The Health Care Proxy (HCP)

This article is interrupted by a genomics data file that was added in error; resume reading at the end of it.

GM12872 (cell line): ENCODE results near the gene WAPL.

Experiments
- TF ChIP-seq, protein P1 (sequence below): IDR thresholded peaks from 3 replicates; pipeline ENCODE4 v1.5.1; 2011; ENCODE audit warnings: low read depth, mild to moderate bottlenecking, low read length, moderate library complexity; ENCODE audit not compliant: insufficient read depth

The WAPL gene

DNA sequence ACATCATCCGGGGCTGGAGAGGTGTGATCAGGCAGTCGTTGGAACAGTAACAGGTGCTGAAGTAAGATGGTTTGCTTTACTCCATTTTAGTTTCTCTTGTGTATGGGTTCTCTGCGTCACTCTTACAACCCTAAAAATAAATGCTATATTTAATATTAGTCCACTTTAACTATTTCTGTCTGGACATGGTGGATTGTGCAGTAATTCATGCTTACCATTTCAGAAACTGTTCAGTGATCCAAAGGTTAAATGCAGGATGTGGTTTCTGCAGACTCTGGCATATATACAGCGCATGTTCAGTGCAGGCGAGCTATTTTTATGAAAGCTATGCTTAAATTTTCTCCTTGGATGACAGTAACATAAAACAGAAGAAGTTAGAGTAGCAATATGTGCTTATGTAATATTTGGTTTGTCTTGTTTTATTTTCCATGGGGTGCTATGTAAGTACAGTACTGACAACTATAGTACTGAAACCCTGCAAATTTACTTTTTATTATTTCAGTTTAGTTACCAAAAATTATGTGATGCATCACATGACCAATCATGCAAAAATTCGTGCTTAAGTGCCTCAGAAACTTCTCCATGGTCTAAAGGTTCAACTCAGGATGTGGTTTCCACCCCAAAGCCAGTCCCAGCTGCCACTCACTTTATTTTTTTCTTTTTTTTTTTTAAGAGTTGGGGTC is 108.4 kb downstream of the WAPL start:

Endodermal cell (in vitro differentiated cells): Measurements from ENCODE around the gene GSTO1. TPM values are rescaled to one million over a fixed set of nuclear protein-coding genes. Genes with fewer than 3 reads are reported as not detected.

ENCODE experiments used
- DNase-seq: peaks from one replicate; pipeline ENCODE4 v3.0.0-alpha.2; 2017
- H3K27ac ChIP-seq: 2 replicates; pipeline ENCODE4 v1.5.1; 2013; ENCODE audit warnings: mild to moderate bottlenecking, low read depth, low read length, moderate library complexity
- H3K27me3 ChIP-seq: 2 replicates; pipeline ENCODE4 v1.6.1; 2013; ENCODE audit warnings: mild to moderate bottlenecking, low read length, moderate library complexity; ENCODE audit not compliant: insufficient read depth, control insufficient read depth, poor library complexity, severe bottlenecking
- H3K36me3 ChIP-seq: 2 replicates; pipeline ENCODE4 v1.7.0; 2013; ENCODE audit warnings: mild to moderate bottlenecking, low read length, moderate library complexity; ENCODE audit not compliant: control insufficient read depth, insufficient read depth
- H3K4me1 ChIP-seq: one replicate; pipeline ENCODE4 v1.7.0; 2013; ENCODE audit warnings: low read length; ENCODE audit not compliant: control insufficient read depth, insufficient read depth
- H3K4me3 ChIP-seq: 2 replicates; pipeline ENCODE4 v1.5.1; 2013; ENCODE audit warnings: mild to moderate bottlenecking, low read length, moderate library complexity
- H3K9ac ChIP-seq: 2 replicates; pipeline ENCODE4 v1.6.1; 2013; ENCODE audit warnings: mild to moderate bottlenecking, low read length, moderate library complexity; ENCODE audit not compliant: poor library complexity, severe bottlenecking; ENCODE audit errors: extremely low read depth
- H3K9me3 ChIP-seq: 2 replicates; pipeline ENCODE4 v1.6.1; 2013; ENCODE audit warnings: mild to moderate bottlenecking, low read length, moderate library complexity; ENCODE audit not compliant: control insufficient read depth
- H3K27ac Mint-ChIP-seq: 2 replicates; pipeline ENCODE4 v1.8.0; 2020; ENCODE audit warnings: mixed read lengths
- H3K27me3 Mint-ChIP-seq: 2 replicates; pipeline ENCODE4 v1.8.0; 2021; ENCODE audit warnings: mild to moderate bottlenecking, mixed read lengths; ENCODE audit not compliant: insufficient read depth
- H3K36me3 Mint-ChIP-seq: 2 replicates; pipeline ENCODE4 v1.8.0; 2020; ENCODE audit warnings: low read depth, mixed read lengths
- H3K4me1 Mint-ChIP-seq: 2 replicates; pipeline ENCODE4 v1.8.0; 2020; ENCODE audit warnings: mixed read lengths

If you have ever been admitted to the hospital, it is likely that someone asked you if you have a Health Care Proxy. A Health Care Proxy applies only to medical decisions, and your agent will be charged with the authority to act only if you are unable to make your own decisions. Absent a HCP, the Family Health Care Decisions Act (FHCDA) of June 1, 2010 provides a list of surrogates who have the legal right to make your medical decisions in the event that you are unable to do so. This law designates that a Court Appointed Guardian has the primary authority, followed by a Spouse / Domestic Partner, Adult Child or Children, Parents, Adult Siblings, and finally, a close friend. Absent a HCP, there is a possibility that one of your family members or friends may end up making serious medical decisions for you – decisions that may be contrary to your wishes. Generally, a HCP will come into effect during a serious medical event. Therefore, the selection of your agent is extremely important. Your agent may find themselves determining whether to authorize surgery, administer life support, or place / withdraw artificial nutrition and hydration. The purpose of a HCP is to allow you to choose who you would like to make these decisions for you, if you are unable to. Absent a HCP and pursuant to the FHCDA, there may be instances where more than one person has the authority to decide, and this could lead to conflict or indecision. Thus, your appointment of HCP agents should be made with ample time to consider your options, and ideally, not during a medical event. Your agent should be someone who is able to navigate difficult situations and who is willing to follow your instructions, even if those instructions are different from their own personal opinions. Although having a Last Will & Testament or a Trust Agreement is an important aspect of protecting your family and your assets, the execution of current POAs and HCPs should not be overlooked. Having these documents in place, in addition to a Will or Trust, can ensure that you are protected now, and well into the future. After all, even though we plan for tomorrow, we must live for today. *** This article should not be construed to offer legal advice and is written solely for the purpose of providing information. CONTENT DISCLAIMER